A Boy and His Sewing Machine.

Yesterday's flurry of emotional, sincere comments was absolutely lovely. If you haven't read through them yet I encourage you to do so. You are a wonderful, inspiring community. Thanks for your words. 






We're getting ready for a big LuSa Organics show this weekend. I needed some vintage product displays (small suitcase? vintage doll bed?) so the kids and I headed to a nearby thirft store to see what we could find. We don't thrift much anymore so it was novel and fun for us all. No fussing, no asking, just looking and talking and hanging out together as we searched for the perfect something to display our gift sets in.

Sage discovered a sewing machine table there – something he has been wanting for over a year for his own machine. It was $5. We measured the pins that hold the machine and went home to measure. (When Sage turned seven I gave him a vintage machine for his birthday. He loves it but it is too heavy to set up on his own, so he often uses mine instead of his when he has a project to do.) It was a perfect fit. Sage counted out his change and had enough. He begged Pete and I to let him get it. We of course agreed (okay, I of course agreed and Sage and I worked on Pete until he too agreed.) Sage was ecstatic.

We drove the 15 minutes back to the store, and Sage, my normally cautious and reserved-among-strangers boy went in and made the transaction himself. Through the open window I could hear him chatting politely with the thrift store ladies. Heading his voice drifting out across the gravel driveway and realizing that without Pete and I pushing Sage was developing into a confident and capable boy made my heart swell. We've never forced the "please"s and "thank you"s and hand shakes becuase they have not come easy for Sage. These courtesies have been down right painful for him. Right up until yesterday. No, I'm sure he didn't shake any hands and he might not have officially said "thank you" but the interaction was easy and free. It was momentous.

And that cabinet? He washed it. Set up his machine. Rigged up the vintage power cord from his old case. And he's been sewing ever since. This morning he's almost done with a new pair of camouflage shorts. Sure, he's sewing but he's my all-boy-all-the-time kid these days. What better to sew than camo? (Above he is wearing camo shorts, a camo shirt, and yes, even camo underwear. Turns out unders aren't uncomfortable at all if they are camouflage. Who knew?) Sage used the pattern he drew up here and added a deep pocket on one side to "hide lots of stuff." Awesome. That's my boy. And I love that boy so very much.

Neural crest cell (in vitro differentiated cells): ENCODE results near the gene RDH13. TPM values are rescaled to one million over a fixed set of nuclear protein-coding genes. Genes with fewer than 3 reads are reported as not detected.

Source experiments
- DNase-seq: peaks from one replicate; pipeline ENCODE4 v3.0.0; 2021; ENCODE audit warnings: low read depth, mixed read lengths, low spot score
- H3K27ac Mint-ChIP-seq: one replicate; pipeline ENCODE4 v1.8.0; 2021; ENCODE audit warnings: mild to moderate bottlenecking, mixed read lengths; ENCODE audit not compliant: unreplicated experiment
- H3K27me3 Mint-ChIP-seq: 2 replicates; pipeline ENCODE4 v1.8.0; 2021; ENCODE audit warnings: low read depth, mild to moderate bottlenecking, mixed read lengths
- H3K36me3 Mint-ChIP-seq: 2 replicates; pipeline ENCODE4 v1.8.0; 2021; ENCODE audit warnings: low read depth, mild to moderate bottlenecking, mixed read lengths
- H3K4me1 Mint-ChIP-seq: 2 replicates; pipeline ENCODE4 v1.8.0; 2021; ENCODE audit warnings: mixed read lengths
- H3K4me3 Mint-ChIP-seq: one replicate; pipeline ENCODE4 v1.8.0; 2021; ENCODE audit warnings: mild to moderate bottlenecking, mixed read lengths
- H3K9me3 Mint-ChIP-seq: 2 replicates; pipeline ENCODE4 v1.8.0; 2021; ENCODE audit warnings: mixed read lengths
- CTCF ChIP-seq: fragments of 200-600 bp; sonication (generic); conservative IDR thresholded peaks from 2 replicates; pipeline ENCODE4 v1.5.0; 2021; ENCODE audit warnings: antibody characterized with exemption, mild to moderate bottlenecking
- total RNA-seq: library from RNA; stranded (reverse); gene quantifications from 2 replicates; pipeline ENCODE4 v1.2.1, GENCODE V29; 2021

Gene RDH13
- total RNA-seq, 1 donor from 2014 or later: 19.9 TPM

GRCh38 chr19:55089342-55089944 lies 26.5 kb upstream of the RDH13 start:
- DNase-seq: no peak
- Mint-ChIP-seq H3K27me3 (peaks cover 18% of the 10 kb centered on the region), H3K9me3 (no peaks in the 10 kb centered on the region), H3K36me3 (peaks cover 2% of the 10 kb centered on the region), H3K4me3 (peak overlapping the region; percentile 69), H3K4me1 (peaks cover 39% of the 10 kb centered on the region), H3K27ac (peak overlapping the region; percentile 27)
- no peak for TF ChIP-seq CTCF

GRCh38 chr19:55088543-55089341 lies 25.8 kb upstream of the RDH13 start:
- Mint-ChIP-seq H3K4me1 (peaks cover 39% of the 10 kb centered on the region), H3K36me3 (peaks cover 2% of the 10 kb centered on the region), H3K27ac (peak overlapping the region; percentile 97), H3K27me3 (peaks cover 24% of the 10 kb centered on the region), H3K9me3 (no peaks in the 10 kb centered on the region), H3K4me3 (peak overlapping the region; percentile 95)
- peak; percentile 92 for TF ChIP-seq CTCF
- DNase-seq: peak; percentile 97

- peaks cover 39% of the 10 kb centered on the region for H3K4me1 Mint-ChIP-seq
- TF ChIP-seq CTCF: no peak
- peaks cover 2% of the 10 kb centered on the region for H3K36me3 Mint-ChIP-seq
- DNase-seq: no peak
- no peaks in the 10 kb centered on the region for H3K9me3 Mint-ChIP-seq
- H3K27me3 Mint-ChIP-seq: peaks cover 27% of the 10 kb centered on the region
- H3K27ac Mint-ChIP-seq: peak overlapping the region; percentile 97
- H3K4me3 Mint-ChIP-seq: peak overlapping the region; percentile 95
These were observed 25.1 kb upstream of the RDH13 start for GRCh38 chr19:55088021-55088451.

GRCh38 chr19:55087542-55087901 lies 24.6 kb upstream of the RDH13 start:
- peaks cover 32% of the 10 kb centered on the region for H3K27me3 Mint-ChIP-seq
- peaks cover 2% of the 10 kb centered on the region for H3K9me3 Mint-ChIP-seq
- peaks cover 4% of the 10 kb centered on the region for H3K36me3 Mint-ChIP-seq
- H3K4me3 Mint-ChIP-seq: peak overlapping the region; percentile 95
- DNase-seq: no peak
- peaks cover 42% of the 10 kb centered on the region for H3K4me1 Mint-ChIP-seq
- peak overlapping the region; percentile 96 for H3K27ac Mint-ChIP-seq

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Today we are loading the LuSa Organics trailer and heading to our favorite event of the year – the Midwest Renewable Energy Fair. Hope to see some of you there. In the meantime I'll be reposting some kitchen tutorials that I know you'll love. Based on the enthusiasm to yesterday's post you're ready to take it up a notch in your kitchens. I hope these tutorials will do just that.

Love to all,

11 thoughts on “A Boy and His Sewing Machine.

  1. Wicked Gardener says:

    What a sweet story! He sounds awesome. The pocket is such a creative idea. Since he clearly knows how to sew better than I do, perhaps I could “borrow” him? I have some projects around the house!!

  2. Karlamcurry.wordpress.com says:

    This left a lump of emotion in my throat! My oldest is only 3, but there are times when it feels like all the things we’re trying to teach her, the values we try to instill – they finally shine through. Funny how these moments, no matter how few and far between, make us forgive and forget all the Other Stuff they may have put us through. 🙂

    I think it’s so sweet that the thing he wanted SO bad, got SO excited about, was a sewing machine table. How could you say no to that?!

  3. Casey says:

    Congratulations on so many levels, to Sage and to you, mama. Gave me shivers and made my heart swell — gives me a lot of hope, too. xo

  4. Rachel Wolf says:

    Hmmm… the rare times I did sew when he was small he always sat on my lap and helped feed the fabric through and cut the threads with a small snips. We would occasionally make bean bags for friends’ birthdays, etc. As for doing his own projects? I would say seven. ~ Rachel

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